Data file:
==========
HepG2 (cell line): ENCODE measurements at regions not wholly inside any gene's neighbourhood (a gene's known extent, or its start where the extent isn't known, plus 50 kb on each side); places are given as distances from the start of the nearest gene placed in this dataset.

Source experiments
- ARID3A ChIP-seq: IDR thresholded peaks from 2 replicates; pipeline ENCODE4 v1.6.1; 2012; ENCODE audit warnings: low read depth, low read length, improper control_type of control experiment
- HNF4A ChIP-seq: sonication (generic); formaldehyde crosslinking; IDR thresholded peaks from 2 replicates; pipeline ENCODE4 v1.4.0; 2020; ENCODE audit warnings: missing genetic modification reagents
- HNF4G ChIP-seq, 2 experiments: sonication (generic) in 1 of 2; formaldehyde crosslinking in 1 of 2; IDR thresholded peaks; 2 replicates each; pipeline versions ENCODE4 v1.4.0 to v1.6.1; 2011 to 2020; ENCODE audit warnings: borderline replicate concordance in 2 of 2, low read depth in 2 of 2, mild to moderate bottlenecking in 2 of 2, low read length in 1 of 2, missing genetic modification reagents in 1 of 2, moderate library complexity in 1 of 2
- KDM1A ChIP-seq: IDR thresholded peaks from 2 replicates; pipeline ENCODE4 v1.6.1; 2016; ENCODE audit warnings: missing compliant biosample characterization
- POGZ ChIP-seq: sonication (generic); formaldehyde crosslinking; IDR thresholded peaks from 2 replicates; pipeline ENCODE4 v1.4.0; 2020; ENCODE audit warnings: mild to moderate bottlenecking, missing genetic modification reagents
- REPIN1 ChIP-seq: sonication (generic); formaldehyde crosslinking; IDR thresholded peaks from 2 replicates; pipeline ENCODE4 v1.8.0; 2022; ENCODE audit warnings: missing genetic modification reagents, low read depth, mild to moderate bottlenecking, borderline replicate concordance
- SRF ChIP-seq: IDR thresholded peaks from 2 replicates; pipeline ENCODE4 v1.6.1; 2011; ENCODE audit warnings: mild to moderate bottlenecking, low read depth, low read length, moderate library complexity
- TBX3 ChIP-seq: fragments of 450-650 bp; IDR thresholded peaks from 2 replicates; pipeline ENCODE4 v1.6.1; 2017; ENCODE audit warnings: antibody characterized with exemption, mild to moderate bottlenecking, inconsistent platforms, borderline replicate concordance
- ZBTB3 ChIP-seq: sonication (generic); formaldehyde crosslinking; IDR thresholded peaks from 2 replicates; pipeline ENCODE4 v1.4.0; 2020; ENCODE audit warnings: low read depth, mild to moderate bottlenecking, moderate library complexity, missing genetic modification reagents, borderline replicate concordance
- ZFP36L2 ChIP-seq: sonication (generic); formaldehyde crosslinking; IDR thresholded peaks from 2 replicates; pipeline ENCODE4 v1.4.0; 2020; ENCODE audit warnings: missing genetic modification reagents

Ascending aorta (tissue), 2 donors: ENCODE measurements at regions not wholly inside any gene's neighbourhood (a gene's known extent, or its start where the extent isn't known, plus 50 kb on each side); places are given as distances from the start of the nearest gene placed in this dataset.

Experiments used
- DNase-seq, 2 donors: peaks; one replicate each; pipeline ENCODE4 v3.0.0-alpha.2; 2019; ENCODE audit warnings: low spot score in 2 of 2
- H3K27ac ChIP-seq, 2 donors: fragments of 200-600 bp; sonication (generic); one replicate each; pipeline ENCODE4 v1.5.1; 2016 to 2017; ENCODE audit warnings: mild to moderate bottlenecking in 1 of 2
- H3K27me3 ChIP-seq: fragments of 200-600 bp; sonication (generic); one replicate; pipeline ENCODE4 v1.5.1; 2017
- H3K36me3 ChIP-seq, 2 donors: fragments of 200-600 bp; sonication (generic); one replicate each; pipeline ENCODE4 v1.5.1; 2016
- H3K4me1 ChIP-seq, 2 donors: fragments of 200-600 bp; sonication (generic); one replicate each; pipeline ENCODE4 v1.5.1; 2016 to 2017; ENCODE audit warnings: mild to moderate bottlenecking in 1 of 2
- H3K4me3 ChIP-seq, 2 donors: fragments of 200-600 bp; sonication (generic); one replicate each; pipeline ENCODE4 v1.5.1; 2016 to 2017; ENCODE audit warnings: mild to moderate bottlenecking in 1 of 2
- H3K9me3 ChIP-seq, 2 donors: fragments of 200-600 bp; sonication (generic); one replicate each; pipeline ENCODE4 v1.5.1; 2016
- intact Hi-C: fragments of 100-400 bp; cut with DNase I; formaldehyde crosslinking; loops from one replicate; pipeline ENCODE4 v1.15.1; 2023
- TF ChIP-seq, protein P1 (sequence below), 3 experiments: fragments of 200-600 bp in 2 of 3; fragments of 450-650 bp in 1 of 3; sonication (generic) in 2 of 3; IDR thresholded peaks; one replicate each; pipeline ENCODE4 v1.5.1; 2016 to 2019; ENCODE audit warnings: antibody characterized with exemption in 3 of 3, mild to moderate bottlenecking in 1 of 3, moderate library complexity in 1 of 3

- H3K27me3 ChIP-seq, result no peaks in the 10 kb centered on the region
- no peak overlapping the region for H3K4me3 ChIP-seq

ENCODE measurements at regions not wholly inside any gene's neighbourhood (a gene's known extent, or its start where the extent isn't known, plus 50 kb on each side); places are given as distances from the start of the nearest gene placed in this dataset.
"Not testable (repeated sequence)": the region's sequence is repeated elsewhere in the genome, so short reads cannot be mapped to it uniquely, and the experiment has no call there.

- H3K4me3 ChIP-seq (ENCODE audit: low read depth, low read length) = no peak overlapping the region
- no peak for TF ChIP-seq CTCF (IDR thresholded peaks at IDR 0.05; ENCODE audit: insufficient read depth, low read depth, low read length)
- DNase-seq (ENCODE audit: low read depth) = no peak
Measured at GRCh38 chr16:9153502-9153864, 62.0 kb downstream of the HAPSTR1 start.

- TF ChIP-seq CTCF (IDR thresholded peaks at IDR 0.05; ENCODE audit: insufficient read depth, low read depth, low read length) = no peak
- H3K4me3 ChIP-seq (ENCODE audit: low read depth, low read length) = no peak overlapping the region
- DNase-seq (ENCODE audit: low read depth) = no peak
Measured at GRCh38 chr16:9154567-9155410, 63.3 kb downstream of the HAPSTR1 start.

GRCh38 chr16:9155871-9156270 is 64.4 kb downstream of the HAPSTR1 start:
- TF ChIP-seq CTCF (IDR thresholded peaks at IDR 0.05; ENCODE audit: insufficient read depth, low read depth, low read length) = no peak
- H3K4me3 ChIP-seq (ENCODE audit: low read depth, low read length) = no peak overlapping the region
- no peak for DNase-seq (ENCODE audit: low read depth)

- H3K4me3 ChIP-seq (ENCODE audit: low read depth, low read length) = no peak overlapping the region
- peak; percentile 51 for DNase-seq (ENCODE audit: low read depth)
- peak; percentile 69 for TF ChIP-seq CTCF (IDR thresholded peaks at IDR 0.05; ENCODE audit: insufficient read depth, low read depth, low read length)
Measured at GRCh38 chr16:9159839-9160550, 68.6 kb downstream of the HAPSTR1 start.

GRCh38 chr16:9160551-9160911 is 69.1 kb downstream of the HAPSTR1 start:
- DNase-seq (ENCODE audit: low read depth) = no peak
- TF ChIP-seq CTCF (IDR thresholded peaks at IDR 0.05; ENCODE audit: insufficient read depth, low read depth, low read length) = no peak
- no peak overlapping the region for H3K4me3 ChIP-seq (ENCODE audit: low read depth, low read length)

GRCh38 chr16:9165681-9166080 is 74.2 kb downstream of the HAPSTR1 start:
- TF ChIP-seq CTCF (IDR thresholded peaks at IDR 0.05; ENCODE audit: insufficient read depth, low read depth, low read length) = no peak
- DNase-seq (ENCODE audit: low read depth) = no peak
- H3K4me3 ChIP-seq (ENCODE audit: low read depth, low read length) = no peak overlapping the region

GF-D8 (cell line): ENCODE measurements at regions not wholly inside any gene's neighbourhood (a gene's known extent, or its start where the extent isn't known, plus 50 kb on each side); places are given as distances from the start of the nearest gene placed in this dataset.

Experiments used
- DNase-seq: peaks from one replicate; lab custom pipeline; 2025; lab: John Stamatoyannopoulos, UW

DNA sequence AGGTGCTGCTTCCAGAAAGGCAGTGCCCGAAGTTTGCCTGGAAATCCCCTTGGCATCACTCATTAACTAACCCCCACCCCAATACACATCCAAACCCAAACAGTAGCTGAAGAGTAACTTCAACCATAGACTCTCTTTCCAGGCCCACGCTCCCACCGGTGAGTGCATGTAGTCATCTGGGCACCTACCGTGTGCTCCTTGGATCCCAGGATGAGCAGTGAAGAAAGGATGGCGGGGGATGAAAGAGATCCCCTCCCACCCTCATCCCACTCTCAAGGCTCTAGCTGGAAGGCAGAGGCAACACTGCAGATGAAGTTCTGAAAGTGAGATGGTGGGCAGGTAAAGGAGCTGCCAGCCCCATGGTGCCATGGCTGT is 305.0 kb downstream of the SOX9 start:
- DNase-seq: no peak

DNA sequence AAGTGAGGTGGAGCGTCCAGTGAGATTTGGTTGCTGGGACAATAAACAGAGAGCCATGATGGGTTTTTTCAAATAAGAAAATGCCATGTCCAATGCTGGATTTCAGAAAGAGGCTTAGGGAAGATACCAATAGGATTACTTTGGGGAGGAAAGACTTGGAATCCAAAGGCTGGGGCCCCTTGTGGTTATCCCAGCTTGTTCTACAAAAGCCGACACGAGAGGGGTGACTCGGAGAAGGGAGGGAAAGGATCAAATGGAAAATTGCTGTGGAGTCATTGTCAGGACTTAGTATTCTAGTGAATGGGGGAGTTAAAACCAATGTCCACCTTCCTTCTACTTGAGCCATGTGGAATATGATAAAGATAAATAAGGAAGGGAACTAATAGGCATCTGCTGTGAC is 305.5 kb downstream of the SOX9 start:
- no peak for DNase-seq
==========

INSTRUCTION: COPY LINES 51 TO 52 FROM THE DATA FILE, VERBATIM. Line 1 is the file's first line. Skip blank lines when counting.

- H3K4me3 ChIP-seq (ENCODE audit: low read depth, low read length) = no peak overlapping the region

GF-D8 (cell line): ENCODE measurements at regions not wholly inside any gene's neighbourhood (a gene's known extent, or its start where the extent isn't known, plus 50 kb on each side); places are given as distances from the start of the nearest gene placed in this dataset.